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Wen Jay Ying runs the community share agriculture program, LocalRootsNYC, and has been volunteering to help New York state farms like Rogowski Farm, get back on their feet after Hurricane Irene.

Crates of tomatoes of all varieties are stacked in the middle of the outdoor wash room — beefsteak, black prince, and green zebra to name a few. From afar, these crates of tomatoes represented the bounties of a farmers work; however, a closer look shows the distress and challenges farmers have been faced with since Hurricane Irene. Tomatoes ooze out of their skin, damaged by the heavy rain. These survivors of the hurricane which were picked before the storm will be the last of the season — a tomato season which normally would last throughout September.

We sorted through the good and the bad, dumping the damaged into a compost bin while swatting mosquitos and flies away. The compost bin grew exponentially as the “good bin” sat patiently. The tomato pile in the compost bin was also peppered with damaged asian melons. A bright yellow—lime color, the majority of these melons never made it past the farm this season. If not in the compost bin, they could also be found floating in the puddles of water that still lingered on the farm.

The damage goes as far as the eyes can see—almost all 150 acres of Rogowski farm—but below the mixture of rain and river water is the most beautiful black dirt you will ever see; hence this area’s name, The Black Dirt Region. When the weather is dry, this dirt will make you feel like you’re walking on springs and soaks up water like a sponge; however, after a heavy rain your feet will sink in deep as the ground over flows with water.

This is not only the busiest time for farms to sell their produce, but it is also too late in the season to begin growing new vegetables in the ground. Most farms will most likely rely on growing in high tunnels, bartering with other farmers, and selling what was not damaged by Hurricane Irene and Tropical Storm Lee. It’s moments like this, when the farmers markets are emptier and our CSA shares are smaller, that we see a glimmer of the many challenges our farmers face and a reminder of the importance of supporting our local farms.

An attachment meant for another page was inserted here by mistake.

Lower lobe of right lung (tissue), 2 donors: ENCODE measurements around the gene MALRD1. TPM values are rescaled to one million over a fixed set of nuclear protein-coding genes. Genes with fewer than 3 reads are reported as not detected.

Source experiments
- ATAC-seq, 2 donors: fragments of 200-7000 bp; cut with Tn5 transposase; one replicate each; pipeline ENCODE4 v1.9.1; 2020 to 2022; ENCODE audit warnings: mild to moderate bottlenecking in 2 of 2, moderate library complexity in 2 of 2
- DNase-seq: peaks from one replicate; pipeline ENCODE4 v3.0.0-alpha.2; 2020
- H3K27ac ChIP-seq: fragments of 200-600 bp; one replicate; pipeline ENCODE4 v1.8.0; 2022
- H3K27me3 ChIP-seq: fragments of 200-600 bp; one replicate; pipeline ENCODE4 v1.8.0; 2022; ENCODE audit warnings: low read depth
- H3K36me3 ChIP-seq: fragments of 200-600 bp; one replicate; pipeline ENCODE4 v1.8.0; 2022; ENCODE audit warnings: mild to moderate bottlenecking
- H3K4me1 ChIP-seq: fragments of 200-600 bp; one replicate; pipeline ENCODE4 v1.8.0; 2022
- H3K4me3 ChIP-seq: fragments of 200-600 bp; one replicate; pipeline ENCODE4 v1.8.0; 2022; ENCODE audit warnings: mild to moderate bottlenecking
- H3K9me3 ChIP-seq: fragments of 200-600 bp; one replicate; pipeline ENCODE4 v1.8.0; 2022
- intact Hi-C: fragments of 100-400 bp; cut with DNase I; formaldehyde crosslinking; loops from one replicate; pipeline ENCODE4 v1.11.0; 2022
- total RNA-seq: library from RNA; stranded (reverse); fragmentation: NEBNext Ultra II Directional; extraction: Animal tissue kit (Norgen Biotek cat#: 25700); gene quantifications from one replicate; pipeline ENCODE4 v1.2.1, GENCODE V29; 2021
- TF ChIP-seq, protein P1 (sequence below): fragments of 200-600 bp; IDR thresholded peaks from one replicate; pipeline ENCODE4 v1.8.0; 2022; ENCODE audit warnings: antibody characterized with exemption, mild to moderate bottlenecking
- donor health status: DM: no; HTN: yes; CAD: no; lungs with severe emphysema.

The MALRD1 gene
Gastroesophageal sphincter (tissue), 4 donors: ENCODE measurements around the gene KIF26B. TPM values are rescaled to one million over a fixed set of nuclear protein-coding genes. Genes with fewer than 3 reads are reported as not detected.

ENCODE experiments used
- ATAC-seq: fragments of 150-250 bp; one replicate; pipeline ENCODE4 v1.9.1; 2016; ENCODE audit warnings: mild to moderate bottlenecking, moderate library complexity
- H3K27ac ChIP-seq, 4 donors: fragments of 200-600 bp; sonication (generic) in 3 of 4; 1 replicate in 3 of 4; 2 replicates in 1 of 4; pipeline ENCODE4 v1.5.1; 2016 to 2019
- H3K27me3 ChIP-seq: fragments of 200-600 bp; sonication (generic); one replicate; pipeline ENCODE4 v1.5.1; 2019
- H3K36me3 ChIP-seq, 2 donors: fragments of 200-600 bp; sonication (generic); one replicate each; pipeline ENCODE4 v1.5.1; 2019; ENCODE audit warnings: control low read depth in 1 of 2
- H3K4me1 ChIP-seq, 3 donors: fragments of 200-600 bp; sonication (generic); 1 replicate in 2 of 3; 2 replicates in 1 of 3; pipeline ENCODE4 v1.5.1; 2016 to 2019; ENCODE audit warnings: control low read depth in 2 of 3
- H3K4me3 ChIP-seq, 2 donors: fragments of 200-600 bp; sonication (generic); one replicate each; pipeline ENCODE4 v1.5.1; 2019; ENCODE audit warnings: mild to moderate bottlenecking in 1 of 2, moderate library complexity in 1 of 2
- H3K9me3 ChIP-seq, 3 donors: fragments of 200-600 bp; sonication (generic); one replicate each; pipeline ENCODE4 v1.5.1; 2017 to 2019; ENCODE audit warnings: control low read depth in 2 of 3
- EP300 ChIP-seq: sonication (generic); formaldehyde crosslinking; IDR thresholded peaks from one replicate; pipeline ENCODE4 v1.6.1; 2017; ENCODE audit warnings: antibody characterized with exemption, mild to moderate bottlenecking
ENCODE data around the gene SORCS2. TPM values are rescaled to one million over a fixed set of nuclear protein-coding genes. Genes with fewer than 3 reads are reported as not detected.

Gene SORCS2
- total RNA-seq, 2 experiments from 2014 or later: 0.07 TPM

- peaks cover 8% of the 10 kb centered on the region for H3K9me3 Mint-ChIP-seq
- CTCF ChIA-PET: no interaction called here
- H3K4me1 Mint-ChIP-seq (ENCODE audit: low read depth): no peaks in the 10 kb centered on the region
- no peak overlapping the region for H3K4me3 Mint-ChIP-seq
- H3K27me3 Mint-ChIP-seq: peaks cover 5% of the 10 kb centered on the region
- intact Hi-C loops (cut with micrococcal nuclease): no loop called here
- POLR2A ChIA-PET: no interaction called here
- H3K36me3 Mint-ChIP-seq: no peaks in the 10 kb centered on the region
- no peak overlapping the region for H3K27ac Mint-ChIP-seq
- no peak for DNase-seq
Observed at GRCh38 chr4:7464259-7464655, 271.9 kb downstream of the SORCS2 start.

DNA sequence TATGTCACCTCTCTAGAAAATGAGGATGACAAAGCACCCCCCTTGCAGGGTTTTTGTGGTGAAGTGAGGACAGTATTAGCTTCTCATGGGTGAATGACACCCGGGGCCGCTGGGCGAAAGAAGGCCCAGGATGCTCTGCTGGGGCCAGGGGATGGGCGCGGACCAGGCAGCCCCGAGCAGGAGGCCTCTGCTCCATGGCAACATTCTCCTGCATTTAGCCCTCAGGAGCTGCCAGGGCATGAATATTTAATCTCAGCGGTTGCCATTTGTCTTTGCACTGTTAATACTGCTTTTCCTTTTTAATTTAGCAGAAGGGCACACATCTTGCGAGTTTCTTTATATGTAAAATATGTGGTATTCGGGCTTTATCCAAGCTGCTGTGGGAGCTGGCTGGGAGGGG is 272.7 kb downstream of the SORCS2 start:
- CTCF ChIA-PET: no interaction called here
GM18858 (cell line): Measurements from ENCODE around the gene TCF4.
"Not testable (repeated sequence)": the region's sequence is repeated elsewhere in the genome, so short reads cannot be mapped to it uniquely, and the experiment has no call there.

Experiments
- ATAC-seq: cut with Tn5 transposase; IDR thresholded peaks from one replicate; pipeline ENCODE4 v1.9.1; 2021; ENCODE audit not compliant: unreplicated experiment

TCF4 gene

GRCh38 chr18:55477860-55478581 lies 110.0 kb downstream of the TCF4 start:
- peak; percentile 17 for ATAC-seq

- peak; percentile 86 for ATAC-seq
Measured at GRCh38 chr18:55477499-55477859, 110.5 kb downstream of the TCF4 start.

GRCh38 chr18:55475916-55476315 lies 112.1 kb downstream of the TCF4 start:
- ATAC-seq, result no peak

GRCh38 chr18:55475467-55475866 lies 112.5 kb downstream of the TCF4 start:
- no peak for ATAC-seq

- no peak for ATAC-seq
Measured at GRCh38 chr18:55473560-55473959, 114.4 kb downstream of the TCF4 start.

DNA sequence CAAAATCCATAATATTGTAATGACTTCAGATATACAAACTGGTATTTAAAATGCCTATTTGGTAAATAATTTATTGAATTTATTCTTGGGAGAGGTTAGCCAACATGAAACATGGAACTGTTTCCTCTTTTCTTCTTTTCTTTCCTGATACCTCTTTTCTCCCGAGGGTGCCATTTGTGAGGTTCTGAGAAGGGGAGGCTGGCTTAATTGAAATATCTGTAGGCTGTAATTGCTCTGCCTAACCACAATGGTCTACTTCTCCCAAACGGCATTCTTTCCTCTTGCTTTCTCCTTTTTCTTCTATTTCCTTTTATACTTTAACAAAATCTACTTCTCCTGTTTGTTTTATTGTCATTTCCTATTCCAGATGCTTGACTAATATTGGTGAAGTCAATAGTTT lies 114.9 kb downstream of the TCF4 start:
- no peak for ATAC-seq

Local Roots NYC will be hosting Hurricane Irene Relief efforts for Rogowski Farm.  Join them at a  supper club  with Farmer Cheryl Rogowski as the guest of honor.  $75 gets you seven dishes with a main course of whole lamb braised and grilled, one hour of complimentary wine, and one ticket to their  benefit raffle.  Raffle prizes include a home brewing kit from Brooklyn Brew Shop, Gift Cards to Blue Marble Ice Cream and Egg Restaurant, and Tickets to a Dinner Symposium at Bubby’s Restaurant.

2 Comments

  1. Wen Jay says:

    Thanks for your concern, Rosalie. Those tomatoes were harvested before the hurricane. Rogowski farm also refused to sell anything under water – it’s not only illegal but dangerous.

  2. Rosalie says:

    It was distressing to see that these tomatoes were being sorted through & that the good looking ones were being sold. My friends the Barbers own several hundred acres in Middleburgh NY & their farm was under water. They refuse to sell anything that was under water as there is a chance of contamination from the water. Most of the farms in their valley won’t sell their products either because of the possibility of contamination so I was sorry to see that Wen Jay was trying to help but was not aware of the danger of cleaning vegetables that had been damaged by the storm. “No good deed goes unpunished”

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